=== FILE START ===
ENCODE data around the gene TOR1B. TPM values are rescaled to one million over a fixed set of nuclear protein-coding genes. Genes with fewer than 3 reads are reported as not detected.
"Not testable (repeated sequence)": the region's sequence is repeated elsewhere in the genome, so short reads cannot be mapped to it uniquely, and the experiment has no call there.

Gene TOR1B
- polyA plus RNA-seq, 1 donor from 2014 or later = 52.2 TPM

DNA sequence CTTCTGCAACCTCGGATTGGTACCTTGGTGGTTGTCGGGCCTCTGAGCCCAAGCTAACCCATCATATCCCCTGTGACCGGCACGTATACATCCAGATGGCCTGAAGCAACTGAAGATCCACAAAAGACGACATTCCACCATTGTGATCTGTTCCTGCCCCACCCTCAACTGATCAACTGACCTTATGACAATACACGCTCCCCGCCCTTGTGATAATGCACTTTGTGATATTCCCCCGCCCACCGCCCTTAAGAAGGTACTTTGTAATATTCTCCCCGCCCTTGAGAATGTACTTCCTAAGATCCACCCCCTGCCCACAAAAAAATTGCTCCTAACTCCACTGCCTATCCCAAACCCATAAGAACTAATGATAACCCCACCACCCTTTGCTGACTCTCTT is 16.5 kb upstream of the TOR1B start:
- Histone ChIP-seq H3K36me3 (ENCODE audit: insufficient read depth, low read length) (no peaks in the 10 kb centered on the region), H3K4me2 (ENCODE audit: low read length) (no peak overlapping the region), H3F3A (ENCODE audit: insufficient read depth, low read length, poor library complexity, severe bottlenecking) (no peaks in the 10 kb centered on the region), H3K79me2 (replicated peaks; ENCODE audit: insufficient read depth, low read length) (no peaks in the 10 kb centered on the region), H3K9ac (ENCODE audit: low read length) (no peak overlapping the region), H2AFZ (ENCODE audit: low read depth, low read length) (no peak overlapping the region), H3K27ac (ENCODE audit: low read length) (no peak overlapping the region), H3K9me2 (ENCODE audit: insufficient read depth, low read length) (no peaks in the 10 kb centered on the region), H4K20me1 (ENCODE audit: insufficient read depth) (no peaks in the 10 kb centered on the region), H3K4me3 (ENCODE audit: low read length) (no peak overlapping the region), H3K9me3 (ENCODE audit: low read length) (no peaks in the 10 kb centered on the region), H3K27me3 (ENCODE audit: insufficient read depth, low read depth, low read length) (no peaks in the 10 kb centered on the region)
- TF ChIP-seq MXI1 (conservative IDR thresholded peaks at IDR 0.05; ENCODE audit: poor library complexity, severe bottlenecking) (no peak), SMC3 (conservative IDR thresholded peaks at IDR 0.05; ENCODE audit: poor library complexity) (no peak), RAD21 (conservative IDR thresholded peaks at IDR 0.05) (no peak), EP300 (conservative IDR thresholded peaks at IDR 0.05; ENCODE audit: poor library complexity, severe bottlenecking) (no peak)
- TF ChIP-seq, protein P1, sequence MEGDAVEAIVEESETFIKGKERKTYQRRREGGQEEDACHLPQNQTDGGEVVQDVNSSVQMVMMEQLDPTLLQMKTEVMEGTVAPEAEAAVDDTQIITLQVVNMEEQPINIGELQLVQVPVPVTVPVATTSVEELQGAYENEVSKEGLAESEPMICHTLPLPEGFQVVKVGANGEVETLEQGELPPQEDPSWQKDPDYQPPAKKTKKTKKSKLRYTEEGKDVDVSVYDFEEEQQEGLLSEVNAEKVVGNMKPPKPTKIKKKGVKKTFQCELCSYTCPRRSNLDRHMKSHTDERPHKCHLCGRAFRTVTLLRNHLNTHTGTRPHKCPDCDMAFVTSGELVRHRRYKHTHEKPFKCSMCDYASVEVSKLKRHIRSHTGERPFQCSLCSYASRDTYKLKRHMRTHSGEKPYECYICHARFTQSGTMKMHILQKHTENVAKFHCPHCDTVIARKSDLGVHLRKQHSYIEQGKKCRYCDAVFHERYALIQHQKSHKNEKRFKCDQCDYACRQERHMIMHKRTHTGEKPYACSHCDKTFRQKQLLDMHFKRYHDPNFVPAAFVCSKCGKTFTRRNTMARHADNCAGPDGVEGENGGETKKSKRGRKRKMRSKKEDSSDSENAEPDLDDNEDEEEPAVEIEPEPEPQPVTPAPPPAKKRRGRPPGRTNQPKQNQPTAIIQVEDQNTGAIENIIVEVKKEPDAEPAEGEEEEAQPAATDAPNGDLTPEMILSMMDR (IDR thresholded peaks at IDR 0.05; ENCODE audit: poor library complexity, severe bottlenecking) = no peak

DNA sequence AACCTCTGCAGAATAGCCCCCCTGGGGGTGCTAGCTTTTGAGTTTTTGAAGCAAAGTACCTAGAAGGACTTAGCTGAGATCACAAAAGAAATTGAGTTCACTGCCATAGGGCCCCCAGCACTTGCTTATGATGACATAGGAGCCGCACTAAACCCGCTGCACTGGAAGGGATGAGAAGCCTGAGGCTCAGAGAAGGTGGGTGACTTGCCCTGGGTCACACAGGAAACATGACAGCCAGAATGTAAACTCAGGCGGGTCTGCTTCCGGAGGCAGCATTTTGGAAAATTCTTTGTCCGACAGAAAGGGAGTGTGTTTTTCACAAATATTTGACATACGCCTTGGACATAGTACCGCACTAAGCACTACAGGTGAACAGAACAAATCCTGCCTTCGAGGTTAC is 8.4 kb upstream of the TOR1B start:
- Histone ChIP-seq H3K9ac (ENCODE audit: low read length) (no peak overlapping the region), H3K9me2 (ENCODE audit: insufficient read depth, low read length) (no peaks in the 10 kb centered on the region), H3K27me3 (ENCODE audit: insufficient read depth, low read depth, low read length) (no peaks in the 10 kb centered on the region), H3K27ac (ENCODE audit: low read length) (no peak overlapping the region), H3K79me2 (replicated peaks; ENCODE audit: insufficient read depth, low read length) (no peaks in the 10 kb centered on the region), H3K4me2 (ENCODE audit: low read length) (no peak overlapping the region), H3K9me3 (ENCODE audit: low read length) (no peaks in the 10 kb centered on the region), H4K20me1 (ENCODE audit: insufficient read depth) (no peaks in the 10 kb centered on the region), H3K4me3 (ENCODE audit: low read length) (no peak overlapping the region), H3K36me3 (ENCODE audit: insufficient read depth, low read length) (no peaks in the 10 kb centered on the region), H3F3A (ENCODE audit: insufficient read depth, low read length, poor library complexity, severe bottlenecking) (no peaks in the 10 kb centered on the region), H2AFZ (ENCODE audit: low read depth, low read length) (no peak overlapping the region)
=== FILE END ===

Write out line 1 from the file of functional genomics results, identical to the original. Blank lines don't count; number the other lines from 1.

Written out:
ENCODE data around the gene TOR1B. TPM values are rescaled to one million over a fixed set of nuclear protein-coding genes. Genes with fewer than 3 reads are reported as not detected.